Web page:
Wanted: A New 'New Deal' for the American Working Class

NEW YORK CITY, Nov. 10, 2015-- People attend the strike in support of a $15-per-hour minimum wage in New York City, the Unite
NEW YORK CITY, Nov. 10, 2015-- People attend the strike in support of a $15-per-hour minimum wage in New York City, the United States, Nov. 10, 2015. Hundreds of fast food workers took part in strike nationwide Tuesday, joining other workers in pressing for a more livable wage. (Xinhua/Wang Lei via Getty Images)

Fewer and fewer working Americans it seems, including many homeowners, are facing the future feeling confident and ready for retirement. There is good reason for such anxiety owing to multiple factors.

Many Americans struggling to make ends meet are seeing the likelihood of living longer than their parents, while earning comparatively less. In many cases, adults are having to support their own offspring and grandchildren through continuing hard economic times.

Communities of color, moreover, are feeling the lingering, disproportionate effects of major losses in their property values and other accumulated assets dating back to the economic meltdown in late 2008. According to the Pew Research Center, between 2010 and 2013, the assets of White households increased slightly by just over 2 percent, while the assets of households of color declined dramatically by comparison; namely, 33 percent for Blacks, and 14 percent for Latinos.

The evidence makes clear that America needs a new deal for people who work (and especially the growing share of people of color who work) who are approaching retirement age--one that can ensure a more robust national economy, wider shared prosperity, and greater economic security for all during the decades to come.

In the past, we have done much better by our working and moderate income families through a combination of increased investment in employee retirement savings and incentives. We learned to strike this balance the hard way, following the worst days ever in our economic history.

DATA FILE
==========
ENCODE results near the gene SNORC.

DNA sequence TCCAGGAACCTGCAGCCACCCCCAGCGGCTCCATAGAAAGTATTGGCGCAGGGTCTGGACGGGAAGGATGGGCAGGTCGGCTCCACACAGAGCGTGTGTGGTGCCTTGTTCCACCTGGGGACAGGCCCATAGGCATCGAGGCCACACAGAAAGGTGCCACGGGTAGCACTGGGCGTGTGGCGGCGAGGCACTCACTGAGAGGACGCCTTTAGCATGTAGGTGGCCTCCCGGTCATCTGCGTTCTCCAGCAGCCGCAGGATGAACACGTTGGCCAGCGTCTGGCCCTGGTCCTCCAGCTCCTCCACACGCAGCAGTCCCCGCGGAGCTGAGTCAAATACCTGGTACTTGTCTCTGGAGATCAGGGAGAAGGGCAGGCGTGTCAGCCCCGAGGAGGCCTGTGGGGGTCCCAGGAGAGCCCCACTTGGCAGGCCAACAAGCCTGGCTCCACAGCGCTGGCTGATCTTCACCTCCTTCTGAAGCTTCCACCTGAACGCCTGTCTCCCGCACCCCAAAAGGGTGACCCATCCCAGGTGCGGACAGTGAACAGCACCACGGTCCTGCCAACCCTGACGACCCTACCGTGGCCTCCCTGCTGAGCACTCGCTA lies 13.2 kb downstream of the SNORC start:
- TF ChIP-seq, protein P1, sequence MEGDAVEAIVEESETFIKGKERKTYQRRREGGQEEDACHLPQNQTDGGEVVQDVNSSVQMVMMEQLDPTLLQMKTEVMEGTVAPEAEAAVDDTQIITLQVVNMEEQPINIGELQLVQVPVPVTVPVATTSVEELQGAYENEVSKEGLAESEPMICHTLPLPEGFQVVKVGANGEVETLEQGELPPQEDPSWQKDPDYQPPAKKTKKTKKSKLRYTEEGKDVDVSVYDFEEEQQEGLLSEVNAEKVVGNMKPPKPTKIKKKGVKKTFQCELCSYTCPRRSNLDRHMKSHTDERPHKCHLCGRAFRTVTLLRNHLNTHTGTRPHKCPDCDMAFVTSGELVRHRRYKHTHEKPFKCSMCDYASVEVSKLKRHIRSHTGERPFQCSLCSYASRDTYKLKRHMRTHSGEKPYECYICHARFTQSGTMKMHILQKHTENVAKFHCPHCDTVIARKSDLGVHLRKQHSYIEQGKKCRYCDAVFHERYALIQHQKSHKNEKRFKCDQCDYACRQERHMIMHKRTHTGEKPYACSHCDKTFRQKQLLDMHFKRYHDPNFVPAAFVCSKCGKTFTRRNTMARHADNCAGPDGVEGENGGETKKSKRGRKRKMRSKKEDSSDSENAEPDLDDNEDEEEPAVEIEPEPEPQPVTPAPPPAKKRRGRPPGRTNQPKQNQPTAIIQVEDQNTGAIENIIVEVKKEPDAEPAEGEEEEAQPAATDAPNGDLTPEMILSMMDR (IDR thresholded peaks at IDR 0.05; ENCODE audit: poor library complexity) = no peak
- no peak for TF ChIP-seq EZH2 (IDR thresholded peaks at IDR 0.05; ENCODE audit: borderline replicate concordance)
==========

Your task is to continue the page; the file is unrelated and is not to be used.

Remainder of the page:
Roughly a century ago, when we were in the throes of post-World War I restructuring and the stock market was misleadingly raging in the days just before the Crash of 1929, a secure retirement was only for the wealthy. The overwhelming majority of Americans had to depend on the benevolence of family, friends or religious orders for care in their old age; and even fewer were able to leave any assets to surviving family members.

The Great Depression made it clear that a different approach was necessary--one in which government and private sector institutions would both have to play a significant role in supporting retirement savings and in regulating economic affairs with an eye to avoiding additional economic calamity.

U.S. leaders of the day understood that economic chaos was hardly good for democracy or business in America. Accordingly, private sector pension programs increased 15 percent in the three-year period following the Wall Street meltdown of that era. With additional help from government policy--namely the creation in 1935 of the Social Security Administration--workers continued to benefit from added participation in both private employer-covered pension plans, as well as newly-mandated federal payroll tax deductions for Social Security retirement benefits.